A Gorilla Visit

Pet Tales
by Barry B. Burtis D.V.M.

If you travel to another country, I believe, it is a real advantage if you have family that you can visit while there. They may not be close relatives. You may have never met them before. Perhaps, you are related only through a common ancestor who lived several generations in the past. Nevertheless, in my experience, you usually receive a courteous welcome and it will add a whole new dimension to learning about the country you are visiting, and create new friendships and wonderful memories.

One on my business partners and I just returned from a trip to Africa. The purpose of the trip was to attempt a trek to the summit of Mt. Kilimanjaro in Tanzania. However, we decided that there were several other things that we wanted to do, while traveling to that part of Africa. As a result, we made plans to spend five days in Rwanda with the goal being to visit some distant relatives in that country. Our visit turned out to be a real highlight of the entire trip.
 
We arrived in Kigali, the capital of Rwanda, a relatively small country in East Africa. We spent a day in that city visiting some of the local attractions and then we were driven about 200 km north to the Parc des Volcans. This park is located in the Virunga Mountains, a chain of volcanoes, in East Africa, along the northern border of Rwanda, the Democratic Republic of the Congo and Uganda. The Virunga Mountains are the home of the critically endangered Mountain Gorilla, listed on the Red List of International Union for the Conservation of Nature and Natural Resources (IUCN). The IUCN is the world's main authority on the conservation status of species. These gorillas were the primate relatives we wished to visit.

Early in the morning, one day, along with approximately thirty-five other travelers from around the world, we gathered at Parc des Volcans headquarters. We were divided into groups of six to eight persons. Each group was assigned to two National Park guides who introduced us to the gorilla family we would be visiting that day. We also learned the proper manners we should display while visiting the family. After being driven to our drop-off point, along with our two guides, two armed guards and a porter to carry our backpack, if we wished, we set off to walk up a mountain trail to find our relatives. I should add the armed guards were to protect against poachers we might encounter, not inhospitable gorillas.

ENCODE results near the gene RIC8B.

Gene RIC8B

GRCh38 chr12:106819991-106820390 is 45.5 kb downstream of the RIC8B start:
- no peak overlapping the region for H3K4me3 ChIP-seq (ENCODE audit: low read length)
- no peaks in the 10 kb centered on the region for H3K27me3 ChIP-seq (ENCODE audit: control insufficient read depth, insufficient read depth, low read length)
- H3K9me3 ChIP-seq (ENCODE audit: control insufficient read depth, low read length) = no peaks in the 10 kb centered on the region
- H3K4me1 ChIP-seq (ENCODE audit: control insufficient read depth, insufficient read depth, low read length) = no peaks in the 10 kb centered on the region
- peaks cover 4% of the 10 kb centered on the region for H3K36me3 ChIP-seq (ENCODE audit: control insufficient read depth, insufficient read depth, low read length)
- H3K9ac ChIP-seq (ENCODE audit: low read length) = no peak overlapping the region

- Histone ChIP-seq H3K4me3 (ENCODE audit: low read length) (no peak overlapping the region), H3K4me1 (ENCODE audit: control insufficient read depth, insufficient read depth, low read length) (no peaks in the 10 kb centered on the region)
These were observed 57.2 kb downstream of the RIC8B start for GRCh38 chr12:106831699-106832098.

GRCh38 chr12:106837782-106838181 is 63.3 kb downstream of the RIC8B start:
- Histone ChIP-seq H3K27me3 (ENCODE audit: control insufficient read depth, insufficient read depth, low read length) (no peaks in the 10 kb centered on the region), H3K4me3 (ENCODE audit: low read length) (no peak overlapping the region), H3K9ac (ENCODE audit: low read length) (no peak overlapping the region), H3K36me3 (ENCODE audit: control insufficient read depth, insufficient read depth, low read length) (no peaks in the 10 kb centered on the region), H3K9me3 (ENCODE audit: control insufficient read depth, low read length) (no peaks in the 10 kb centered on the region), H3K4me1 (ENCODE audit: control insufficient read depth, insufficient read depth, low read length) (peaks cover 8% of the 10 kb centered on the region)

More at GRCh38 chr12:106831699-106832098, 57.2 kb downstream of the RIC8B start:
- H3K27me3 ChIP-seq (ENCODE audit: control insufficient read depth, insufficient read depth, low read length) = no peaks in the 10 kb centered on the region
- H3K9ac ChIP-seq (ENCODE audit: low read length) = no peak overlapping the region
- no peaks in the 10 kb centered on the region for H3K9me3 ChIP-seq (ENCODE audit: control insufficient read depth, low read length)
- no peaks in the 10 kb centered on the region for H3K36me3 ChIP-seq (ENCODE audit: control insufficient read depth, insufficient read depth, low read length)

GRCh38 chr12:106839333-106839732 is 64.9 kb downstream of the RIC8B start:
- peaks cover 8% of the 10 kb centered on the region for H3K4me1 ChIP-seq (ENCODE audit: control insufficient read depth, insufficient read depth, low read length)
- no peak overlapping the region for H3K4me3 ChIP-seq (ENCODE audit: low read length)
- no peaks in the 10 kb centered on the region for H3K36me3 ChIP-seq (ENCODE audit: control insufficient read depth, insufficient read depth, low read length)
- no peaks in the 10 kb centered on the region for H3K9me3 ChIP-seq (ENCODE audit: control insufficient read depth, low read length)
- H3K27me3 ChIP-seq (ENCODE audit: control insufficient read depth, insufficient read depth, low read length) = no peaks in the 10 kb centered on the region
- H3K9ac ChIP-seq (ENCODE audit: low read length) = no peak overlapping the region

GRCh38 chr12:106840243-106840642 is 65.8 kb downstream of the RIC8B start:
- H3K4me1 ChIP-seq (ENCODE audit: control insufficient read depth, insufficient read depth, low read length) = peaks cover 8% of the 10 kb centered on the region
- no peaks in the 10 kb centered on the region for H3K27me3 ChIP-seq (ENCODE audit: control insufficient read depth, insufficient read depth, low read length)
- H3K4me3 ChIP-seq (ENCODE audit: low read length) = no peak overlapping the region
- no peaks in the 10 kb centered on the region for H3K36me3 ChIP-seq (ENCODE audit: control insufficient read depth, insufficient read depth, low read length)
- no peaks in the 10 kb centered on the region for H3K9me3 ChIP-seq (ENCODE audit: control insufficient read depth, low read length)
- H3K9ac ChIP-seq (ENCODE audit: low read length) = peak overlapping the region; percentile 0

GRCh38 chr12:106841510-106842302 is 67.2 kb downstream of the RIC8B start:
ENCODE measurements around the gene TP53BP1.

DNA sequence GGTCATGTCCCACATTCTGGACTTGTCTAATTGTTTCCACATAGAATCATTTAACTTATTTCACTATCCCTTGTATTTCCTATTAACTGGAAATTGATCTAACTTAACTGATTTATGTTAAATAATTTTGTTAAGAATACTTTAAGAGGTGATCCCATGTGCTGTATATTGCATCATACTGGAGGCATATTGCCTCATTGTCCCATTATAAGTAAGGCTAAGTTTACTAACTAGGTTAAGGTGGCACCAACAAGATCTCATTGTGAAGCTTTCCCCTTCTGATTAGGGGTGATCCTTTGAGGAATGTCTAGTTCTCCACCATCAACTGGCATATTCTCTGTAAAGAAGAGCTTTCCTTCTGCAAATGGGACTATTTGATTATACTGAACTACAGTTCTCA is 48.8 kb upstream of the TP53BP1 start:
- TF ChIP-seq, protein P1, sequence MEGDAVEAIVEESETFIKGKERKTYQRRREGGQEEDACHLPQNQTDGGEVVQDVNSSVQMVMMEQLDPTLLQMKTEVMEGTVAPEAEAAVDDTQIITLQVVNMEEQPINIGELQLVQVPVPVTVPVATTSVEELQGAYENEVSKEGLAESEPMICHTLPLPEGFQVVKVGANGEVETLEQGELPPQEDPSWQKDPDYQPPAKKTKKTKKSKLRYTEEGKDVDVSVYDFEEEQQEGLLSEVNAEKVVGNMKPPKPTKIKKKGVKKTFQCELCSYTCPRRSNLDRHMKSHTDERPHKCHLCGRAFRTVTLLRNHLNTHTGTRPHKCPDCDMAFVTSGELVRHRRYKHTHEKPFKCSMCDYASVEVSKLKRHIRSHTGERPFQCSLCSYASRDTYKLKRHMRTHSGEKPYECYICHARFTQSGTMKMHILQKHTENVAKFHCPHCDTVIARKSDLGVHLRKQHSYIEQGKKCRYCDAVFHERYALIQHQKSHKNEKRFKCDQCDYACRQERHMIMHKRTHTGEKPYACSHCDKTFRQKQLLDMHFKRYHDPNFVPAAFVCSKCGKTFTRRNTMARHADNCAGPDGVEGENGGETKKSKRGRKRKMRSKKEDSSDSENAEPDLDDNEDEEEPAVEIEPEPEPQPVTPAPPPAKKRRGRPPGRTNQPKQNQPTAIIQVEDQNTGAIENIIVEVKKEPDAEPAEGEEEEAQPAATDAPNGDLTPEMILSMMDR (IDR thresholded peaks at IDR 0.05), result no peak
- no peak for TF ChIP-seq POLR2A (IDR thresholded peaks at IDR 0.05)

After a relatively easy mountain trek of about one hour, we were treated to the best wild creature viewing that I have ever enjoyed. We spent one hour visiting the Hirwa mountain gorilla family. This gorilla family is made up of the silverback male, weighing approximately 200 kg., four adult females, each with young between two and six months in age, and two adolescents. We watched them eat the lush vegetation delicacies that make up their diet; we saw them interact with one another, in a small clearing, as they rested. We laughed as the youngsters played with their siblings. We positioned ourselves such that we could be photographed with various family members.  All this activity was observed from a distance sometimes as close as six to eight feet from them.

Encountering a gorilla family and being allowed such an intimate visit with them is a moving experience. They are in many ways so like us. Their sight and sense of hearing and smell are closely similar to our own, so they perceive the world in very much the same way as we do. They live in largely permanent family groups. They move from childhood to adolescence to maturity and then senility at very similar ages to humans. They also demonstrate body language that closely resembles our own. Study of the genomes of certain primates has shown how similar our DNA sequences are to theirs. They prove that humans' closest relatives are the African apes, chimpanzees and gorillas. Such studies suggest a divergence from a common ancestor about 5 million years ago.

We took leave from our visit most impressed by the calm, respectful, entertaining and hospitable manner in which we had been received. We did go on to successfully summit Kilimanjaro, but, that's another story for another day. Meanwhile, we had begun our African journey with an experience that even that mountain would have difficulty topping.